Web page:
Tags: , ,


The OpenCV library is used for image processing, in particular shape and color recognition. The library has acquisition functions and image processing algorithms that make image recognition fairly straightforward, without the need for artificial intelligence. This is what we’ll be looking at in this tutorial.

This tutorial can be applied to any computer with a Python installation with OpenCV and a Camera. In particular, the Raspberry Pi.


  • Computer with a python3 installation

Preparing the working environment

To implement the shape recognition script, we install the OpenCV, numpy and imutils modules to manipulate and process the images.

pip3 install opencv-python numpy imutils

Color detection using webcolors and scipy modules (KDTree)

pip3 install webcolors scipy

To test and validate the algorithm, we create an image containing objects of different shapes and colors. You can create your own image with Paint, or use this one:

Operating principle

In the following code, we’ll create a shape detection class that will allow us to select a shape based on the number of contours found. Then we’ll define a function to retrieve the name of the color based on its RGB code. Finally, we’ll use OpenCV to load, filter and mask the image in order to detect the shapes and colors contained in the image.

Complete code for simple shape and color recognition

You need to create the ObjectDetection.py python file in the same folder as the image you wish to analyze.

#!/usr/bin/env python
# -*- coding: utf-8 -*-

# import the necessary packages
import cv2
import numpy as np
import imutils

from webcolors import rgb_to_name,CSS3_HEX_TO_NAMES,hex_to_rgb #python3 -m pip install webcolors
from scipy.spatial import KDTree

def convert_rgb_to_names(rgb_tuple):
    # a dictionary of all the hex and their respective names in css3
    css3_db = CSS3_HEX_TO_NAMES#css3_hex_to_names
    names = []
    rgb_values = []    
    for color_hex, color_name in css3_db.items():
    kdt_db = KDTree(rgb_values)    
    distance, index = kdt_db.query(rgb_tuple)
    return names[index]
class ShapeDetector:
	def __init__(self):
	def detect(self, c):
		# initialize the shape name and approximate the contour
		shape = "unidentified"
		peri = cv2.arcLength(c, True)
		approx = cv2.approxPolyDP(c, 0.04 * peri, True)

		# if the shape is a triangle, it will have 3 vertices
		if len(approx) == 3:
			shape = "triangle"
		# if the shape has 4 vertices, it is either a square or
		# a rectangle
		elif len(approx) == 4:
			# compute the bounding box of the contour and use the
			# bounding box to compute the aspect ratio
			(x, y, w, h) = cv2.boundingRect(approx)
			ar = w / float(h)
			# a square will have an aspect ratio that is approximately
			# equal to one, otherwise, the shape is a rectangle
			shape = "square" if ar >= 0.95 and ar <= 1.05 else "rectangle"
		# if the shape is a pentagon, it will have 5 vertices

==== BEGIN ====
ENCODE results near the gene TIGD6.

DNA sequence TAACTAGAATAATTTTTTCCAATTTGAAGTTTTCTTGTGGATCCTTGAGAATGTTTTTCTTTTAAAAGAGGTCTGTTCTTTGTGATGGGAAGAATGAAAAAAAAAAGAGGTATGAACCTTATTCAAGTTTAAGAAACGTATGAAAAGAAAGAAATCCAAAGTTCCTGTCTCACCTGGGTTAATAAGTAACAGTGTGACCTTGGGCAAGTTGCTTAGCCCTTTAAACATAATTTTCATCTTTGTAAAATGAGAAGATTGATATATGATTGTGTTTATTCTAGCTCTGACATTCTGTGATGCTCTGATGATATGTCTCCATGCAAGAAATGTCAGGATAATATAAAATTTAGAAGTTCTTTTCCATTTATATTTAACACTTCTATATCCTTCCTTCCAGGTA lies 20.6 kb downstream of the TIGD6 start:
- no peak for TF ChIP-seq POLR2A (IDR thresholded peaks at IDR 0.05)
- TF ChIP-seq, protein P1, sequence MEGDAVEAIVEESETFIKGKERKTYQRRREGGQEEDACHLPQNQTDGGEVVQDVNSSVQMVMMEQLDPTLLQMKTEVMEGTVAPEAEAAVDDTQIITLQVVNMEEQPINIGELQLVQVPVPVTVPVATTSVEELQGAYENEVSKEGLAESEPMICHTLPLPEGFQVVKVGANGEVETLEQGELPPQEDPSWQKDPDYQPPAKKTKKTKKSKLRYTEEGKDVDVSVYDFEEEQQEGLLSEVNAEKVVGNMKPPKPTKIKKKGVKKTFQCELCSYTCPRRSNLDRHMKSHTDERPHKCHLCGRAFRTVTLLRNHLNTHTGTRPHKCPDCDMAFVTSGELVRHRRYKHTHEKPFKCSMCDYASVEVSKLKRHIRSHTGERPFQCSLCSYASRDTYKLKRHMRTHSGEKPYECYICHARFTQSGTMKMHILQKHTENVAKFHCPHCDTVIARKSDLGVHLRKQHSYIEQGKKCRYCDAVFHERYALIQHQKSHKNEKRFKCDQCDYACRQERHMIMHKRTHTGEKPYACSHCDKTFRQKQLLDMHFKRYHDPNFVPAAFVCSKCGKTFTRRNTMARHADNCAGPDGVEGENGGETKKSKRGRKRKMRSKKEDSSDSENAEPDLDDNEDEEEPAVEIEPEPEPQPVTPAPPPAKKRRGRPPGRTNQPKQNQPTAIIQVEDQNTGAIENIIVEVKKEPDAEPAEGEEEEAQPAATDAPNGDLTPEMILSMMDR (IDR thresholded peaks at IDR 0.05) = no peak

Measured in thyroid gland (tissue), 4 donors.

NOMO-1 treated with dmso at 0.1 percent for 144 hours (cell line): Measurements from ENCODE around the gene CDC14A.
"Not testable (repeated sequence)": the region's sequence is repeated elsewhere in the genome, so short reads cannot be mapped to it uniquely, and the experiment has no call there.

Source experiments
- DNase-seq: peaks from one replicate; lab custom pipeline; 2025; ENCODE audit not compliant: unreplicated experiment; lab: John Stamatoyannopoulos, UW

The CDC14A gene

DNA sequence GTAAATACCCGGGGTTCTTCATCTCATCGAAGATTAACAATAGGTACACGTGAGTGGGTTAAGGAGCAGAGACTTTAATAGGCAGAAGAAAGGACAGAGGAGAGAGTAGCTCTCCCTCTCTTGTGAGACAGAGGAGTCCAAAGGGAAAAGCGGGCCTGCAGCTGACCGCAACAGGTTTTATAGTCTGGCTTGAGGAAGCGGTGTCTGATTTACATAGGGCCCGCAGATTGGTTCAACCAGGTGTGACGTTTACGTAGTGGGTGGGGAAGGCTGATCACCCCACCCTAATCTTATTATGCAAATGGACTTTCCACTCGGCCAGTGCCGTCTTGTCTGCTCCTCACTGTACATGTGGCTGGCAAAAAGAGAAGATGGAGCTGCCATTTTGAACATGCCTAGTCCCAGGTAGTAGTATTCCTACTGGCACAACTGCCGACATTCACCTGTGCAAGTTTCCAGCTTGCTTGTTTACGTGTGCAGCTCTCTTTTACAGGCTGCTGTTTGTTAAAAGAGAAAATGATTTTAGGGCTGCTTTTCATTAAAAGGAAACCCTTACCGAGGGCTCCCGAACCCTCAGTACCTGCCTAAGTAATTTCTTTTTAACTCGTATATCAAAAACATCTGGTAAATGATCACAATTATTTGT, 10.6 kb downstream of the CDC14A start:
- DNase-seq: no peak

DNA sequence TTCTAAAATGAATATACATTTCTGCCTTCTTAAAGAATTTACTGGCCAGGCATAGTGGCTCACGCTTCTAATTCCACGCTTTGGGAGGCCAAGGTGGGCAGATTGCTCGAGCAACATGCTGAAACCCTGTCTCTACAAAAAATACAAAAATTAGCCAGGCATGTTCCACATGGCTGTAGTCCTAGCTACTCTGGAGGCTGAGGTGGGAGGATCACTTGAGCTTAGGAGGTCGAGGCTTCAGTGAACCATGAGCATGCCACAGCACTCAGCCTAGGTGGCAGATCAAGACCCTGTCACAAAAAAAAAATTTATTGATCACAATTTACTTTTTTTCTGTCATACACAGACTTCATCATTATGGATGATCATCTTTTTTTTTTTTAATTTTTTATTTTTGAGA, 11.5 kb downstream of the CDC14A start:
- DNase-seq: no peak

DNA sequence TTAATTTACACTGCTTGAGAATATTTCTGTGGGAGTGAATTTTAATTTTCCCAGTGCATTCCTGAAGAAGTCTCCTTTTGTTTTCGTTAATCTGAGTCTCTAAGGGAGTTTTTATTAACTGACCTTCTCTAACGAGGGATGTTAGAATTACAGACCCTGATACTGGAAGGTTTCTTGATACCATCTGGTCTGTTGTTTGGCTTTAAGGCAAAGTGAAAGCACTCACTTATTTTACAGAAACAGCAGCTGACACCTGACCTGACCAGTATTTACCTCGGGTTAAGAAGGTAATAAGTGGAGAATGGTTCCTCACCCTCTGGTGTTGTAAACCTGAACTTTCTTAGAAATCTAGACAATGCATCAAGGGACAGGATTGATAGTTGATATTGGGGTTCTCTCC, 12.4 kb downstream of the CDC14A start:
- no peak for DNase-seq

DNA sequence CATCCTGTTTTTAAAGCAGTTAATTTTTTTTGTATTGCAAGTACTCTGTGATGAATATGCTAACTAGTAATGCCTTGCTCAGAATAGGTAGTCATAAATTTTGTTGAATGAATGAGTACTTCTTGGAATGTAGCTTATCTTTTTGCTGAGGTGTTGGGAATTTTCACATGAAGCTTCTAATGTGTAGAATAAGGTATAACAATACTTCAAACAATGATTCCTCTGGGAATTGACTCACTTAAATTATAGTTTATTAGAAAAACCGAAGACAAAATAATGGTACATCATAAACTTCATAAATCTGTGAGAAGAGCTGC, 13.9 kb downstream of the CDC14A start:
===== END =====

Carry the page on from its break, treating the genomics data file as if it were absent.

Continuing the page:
elif len(approx) == 5:
			shape = "pentagon"
		elif len(approx) == 6:
			shape = "hexagon"
		elif len(approx) == 10 or len(approx) == 12:
			shape = "star"
		# otherwise, we assume the shape is a circle
			shape = "circle"
		# return the name of the shape
		return shape	

if __name__ == '__main__':
	# load the image and resize it to a smaller factor so that
	# the shapes can be approximated better
	image = cv2.imread('python_shapes_detection_base.PNG')
	resized = imutils.resize(image, width=300)
	ratio = image.shape[0] / float(resized.shape[0])
	# convert the resized image to grayscale, blur it slightly,
	# and threshold it
	gray = cv2.cvtColor(resized, cv2.COLOR_BGR2GRAY)
	blurred = cv2.GaussianBlur(gray, (5, 5), 0)
	thresh = cv2.threshold(blurred, 60, 255, cv2.THRESH_BINARY)[1]
	# find contours in the thresholded image and initialize the
	# shape detector
	cnts = cv2.findContours(thresh.copy(), cv2.RETR_EXTERNAL,
	cnts = imutils.grab_contours(cnts)
	sd = ShapeDetector()

	# loop over the contours
	for c in cnts:
		# compute the center of the contour
		M = cv2.moments(c)
		cX = int((M["m10"] / M["m00"]) * ratio)
		cY = int((M["m01"] / M["m00"]) * ratio)  
		#detect shape from contour
		shape = sd.detect(c)
		# resize the contour
		c = c.astype("float")
		c *= ratio
		c = c.astype("int")
		cv2.drawContours(image, [c], -1, (0, 255, 0), 2)
		#draw contour with mask
		mask = np.zeros(image.shape[:2], np.uint8)
		cv2.drawContours(mask, [c], -1, 255, -1)
		img = cv2.cvtColor(image, cv2.COLOR_BGR2HSV)
		#Convert to RGB and get color name
		imgRGB = cv2.cvtColor(image, cv2.COLOR_BGR2RGB)
		mean=cv2.mean(imgRGB, mask=mask)[:3]
		named_color = convert_rgb_to_names(mean)
		#get complementary color for text
		mean2 = (255-mean[0],255-mean[1],255-mean[2])
		#display shape name and color
		objLbl=shape+" {}".format(named_color)
		textSize = cv2.getTextSize(objLbl,cv2.FONT_HERSHEY_SIMPLEX,0.5,2)[0]
		cv2.putText(image, objLbl, (int(cX-textSize[0]/2),int(cY+textSize[1]/2)), cv2.FONT_HERSHEY_SIMPLEX,0.5,mean2, 2)
		#show image
		cv2.imshow("Image", image)


To launch the script, you can either run it from your code editor (such as Geany) or issue the following command in a command terminal opened in your working folder.

python3 ObjectDetection.py

Once the code has been executed, the image will be displayed with each of the shapes surrounded by green and text in the center of the shape containing the name and color of the shape.

N.B.: This algorithm won’t work for all shapes. To detect other shapes, you must either adapt the detect function of the ShapeDetector class to identify all possible cases, or use artificial intelligence.



How useful was this post?

Click on a star to rate it!

Average rating 0 / 5. Vote count: 0

No votes so far! Be the first to rate this post.

As you found this post useful...

Follow us on social media!

We are sorry that this post was not useful for you!

Let us improve this post!

Tell us how we can improve this post?